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Tax Contracts and Elections

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Abstract

In this paper we examine the impact of tax contracts as a novel institution on elections, policies, and welfare. We consider a political game in which three parties compete to form the government. Parties have policy preferences about the level of public-good provision and benefit from perks when in office. A government raises taxes for both purposes. We show that tax contracts yield moderate policies and lead to lower perks by avoiding the formation of grand coalitions in order to win government. Moreover, in polarized societies they unambigously improve the welfare of the median voter.

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Bibliographic Info

Paper provided by CER-ETH - Center of Economic Research (CER-ETH) at ETH Zurich in its series CER-ETH Economics working paper series with number 09/123.

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Length: 50 pages
Date of creation: Dec 2009
Date of revision:
Handle: RePEc:eth:wpswif:09-123

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Keywords: political contracts; elections; government formation; tax promise;

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References

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  13. McKelvey, Richard D. & Ordeshook, Peter C., 1987. "Elections with limited information: A multidimensional model," Mathematical Social Sciences, Elsevier, vol. 14(1), pages 77-99, August.
  14. Gersbach, Hans & Schneider, Maik, 2008. "Tax Contracts and Government Formation," CEPR Discussion Papers 7084, C.E.P.R. Discussion Papers.
  15. Michele Polo, . "Electoral competition and political rents," Working Papers 144, IGIER (Innocenzo Gasparini Institute for Economic Research), Bocconi University.
  16. Weingast, Barry R & Shepsle, Kenneth A & Johnsen, Christopher, 1981. "The Political Economy of Benefits and Costs: A Neoclassical Approach to Distributive Politics," Journal of Political Economy, University of Chicago Press, vol. 89(4), pages 642-64, August.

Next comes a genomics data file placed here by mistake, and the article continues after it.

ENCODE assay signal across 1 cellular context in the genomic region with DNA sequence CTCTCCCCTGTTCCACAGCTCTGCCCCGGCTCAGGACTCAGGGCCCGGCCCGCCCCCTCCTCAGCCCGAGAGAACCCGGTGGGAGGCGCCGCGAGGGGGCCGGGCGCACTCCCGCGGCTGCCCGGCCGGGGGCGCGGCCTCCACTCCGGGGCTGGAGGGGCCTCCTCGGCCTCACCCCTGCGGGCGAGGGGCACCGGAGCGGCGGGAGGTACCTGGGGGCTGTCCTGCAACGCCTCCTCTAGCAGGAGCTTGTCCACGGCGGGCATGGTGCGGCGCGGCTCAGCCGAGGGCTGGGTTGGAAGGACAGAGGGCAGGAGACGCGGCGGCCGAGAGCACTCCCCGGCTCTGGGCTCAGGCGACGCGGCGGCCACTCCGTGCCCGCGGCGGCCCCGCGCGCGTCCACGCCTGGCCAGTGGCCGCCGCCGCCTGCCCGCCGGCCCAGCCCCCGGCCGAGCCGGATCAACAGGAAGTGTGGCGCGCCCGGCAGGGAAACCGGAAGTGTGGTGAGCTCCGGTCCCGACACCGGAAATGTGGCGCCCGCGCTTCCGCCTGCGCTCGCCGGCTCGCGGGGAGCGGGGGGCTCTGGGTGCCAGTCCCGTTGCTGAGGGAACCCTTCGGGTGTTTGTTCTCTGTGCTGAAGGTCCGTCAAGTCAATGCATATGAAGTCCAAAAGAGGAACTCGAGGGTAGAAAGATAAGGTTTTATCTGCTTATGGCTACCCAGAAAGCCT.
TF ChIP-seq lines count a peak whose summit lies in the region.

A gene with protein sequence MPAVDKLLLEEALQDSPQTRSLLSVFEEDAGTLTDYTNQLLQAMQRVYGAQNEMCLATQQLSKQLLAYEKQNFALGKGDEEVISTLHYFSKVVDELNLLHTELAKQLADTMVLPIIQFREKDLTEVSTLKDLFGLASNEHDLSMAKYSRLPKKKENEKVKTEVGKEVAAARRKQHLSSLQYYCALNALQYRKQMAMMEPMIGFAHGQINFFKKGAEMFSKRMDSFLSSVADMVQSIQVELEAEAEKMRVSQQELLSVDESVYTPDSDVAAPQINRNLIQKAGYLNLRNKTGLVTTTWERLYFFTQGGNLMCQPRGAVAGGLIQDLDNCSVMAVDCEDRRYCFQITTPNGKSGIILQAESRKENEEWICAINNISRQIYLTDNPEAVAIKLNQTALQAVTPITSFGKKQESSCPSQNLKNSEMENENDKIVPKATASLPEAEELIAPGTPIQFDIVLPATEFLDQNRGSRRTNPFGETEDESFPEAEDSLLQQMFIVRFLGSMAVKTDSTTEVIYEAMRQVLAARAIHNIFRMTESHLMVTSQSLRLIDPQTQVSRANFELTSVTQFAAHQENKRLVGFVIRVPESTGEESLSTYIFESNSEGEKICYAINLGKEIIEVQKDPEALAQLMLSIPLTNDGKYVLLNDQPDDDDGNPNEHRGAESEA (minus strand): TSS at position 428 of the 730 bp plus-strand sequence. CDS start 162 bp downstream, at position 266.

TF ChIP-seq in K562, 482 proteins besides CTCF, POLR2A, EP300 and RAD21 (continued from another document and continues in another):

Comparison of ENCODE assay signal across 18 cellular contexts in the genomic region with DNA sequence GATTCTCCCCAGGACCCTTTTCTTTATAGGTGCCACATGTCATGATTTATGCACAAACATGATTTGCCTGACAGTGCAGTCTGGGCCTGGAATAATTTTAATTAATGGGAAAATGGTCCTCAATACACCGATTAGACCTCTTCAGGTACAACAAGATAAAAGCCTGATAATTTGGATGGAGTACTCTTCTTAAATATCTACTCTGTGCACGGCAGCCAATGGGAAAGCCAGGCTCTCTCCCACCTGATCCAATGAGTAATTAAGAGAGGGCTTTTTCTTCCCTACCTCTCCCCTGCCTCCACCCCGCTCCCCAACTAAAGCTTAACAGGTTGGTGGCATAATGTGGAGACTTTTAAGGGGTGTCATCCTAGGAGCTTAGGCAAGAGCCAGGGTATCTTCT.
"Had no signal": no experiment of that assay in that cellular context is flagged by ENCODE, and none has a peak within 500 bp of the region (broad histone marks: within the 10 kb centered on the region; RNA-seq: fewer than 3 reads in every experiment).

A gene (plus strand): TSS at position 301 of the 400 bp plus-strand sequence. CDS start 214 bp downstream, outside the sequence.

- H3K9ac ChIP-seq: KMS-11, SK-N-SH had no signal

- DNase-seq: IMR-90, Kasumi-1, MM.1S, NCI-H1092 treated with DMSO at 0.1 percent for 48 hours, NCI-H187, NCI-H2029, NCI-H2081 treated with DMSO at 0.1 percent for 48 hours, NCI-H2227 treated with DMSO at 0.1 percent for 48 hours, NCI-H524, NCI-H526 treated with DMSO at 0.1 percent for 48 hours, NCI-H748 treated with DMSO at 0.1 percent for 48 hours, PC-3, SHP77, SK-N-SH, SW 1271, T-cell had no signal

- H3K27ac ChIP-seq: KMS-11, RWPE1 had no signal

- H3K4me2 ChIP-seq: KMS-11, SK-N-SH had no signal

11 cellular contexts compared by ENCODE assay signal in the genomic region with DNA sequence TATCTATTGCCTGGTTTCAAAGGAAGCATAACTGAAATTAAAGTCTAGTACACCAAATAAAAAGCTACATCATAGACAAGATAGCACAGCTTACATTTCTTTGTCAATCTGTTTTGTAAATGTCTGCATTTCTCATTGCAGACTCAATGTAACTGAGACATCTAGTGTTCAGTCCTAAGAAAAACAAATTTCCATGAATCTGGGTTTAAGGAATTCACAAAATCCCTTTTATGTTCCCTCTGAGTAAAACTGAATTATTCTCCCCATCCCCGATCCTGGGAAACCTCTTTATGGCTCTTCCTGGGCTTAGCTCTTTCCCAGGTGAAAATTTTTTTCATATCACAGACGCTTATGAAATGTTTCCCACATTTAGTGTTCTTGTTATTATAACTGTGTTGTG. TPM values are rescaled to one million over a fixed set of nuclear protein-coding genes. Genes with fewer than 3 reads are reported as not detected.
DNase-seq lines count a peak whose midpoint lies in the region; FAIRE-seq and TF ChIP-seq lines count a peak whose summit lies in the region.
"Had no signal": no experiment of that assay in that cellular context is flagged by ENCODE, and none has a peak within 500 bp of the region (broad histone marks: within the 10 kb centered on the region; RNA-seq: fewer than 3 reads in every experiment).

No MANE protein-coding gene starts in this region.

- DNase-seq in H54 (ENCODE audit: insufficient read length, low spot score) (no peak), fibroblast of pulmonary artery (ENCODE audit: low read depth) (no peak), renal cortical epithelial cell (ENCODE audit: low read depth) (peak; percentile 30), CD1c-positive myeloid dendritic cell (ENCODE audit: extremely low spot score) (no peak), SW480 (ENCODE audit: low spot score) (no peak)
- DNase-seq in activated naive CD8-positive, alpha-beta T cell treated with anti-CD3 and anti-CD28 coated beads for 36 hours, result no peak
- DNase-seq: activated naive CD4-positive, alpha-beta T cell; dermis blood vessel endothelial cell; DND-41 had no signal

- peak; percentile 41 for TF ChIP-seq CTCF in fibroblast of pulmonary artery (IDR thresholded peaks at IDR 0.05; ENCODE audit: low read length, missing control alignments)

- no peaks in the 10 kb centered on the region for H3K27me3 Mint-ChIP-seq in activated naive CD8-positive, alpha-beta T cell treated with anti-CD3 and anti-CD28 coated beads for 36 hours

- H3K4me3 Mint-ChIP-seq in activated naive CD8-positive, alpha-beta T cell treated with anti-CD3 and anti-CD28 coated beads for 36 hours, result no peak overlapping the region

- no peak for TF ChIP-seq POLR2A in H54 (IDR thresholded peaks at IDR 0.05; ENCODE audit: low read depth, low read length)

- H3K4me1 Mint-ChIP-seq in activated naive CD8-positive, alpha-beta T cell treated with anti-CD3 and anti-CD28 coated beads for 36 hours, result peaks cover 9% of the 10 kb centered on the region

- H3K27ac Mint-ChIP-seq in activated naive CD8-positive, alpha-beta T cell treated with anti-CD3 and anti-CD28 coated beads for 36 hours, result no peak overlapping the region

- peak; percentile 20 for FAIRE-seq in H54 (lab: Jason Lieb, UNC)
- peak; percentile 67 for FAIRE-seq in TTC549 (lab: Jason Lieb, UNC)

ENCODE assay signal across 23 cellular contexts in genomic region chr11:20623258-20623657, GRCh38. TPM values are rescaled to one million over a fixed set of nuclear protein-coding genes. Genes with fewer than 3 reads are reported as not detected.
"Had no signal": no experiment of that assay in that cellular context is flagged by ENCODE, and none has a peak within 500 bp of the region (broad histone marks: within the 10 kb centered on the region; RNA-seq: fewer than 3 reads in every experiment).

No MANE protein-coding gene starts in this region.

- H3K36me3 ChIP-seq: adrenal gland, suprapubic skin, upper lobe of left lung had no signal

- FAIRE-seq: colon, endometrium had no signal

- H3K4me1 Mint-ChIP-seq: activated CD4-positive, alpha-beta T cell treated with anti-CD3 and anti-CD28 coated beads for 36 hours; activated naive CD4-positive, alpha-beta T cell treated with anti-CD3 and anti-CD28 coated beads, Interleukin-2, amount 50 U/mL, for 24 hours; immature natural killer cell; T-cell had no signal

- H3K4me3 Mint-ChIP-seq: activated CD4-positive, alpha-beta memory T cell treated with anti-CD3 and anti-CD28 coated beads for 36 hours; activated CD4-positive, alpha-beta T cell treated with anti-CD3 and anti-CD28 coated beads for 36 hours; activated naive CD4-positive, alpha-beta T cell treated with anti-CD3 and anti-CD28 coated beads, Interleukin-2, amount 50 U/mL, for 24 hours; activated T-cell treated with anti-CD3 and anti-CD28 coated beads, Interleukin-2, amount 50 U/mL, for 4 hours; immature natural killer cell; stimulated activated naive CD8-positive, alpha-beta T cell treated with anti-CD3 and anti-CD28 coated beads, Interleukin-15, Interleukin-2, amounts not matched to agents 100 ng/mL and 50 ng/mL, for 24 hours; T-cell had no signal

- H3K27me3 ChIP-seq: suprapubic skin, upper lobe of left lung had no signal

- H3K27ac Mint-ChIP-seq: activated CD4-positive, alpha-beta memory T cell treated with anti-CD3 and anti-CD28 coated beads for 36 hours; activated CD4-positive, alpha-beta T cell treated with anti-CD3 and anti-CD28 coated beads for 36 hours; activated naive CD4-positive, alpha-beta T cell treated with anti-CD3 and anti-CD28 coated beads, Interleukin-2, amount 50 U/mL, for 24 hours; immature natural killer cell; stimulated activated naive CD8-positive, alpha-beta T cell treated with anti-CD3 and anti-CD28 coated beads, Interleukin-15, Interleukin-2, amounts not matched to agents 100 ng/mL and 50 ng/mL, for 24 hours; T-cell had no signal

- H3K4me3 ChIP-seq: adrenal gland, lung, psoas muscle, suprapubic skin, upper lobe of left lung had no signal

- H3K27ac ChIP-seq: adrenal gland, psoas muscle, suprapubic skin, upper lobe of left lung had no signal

17. Roubini, Nouriel & Sachs, Jeffrey D., 1989. "Political and economic determinants of budget deficits in the industrial democracies," European Economic Review, Elsevier, vol. 33(5), pages 903-933, May.
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Cited by:
  1. Hans Gersbach & Markus Müller, 2011. "Information Markets, Elections and Contracts," CESifo Working Paper Series 3327, CESifo Group Munich.
  2. Gersbach, Hans & Schneider, Maik, 2012. "Tax Contracts and Elections," CEPR Discussion Papers 9054, C.E.P.R. Discussion Papers.
  3. Gersbach, Hans & Schneider, Maik T., 2012. "Tax contracts, party bargaining, and government formation," Mathematical Social Sciences, Elsevier, vol. 64(2), pages 173-192.
  4. Hans Gersbach & Markus Müller, 2006. "Elections, Contracts and Markets," CER-ETH Economics working paper series 06/56, CER-ETH - Center of Economic Research (CER-ETH) at ETH Zurich.
  5. Gersbach, Hans & Liessem, Verena, 2005. "Re-election Threshold Contracts in Politics," CEPR Discussion Papers 5175, C.E.P.R. Discussion Papers.
  6. Hans Gersbach, 2004. "Competition of Politicians for Incentive Contracts and Elections," Public Choice, Springer, vol. 121(1), pages 157-177, October.
  7. Markus Müller, 2007. "Motivation of politicians and long-term policies," Public Choice, Springer, vol. 132(3), pages 273-289, September.
  8. Gersbach, Hans, 2008. "Contractual Democracy," CEPR Discussion Papers 6763, C.E.P.R. Discussion Papers.
  9. Verena Liessem, 2008. "Electoral competition, incentive contracts for politicians and unknown preferences," Social Choice and Welfare, Springer, vol. 30(1), pages 13-41, January.

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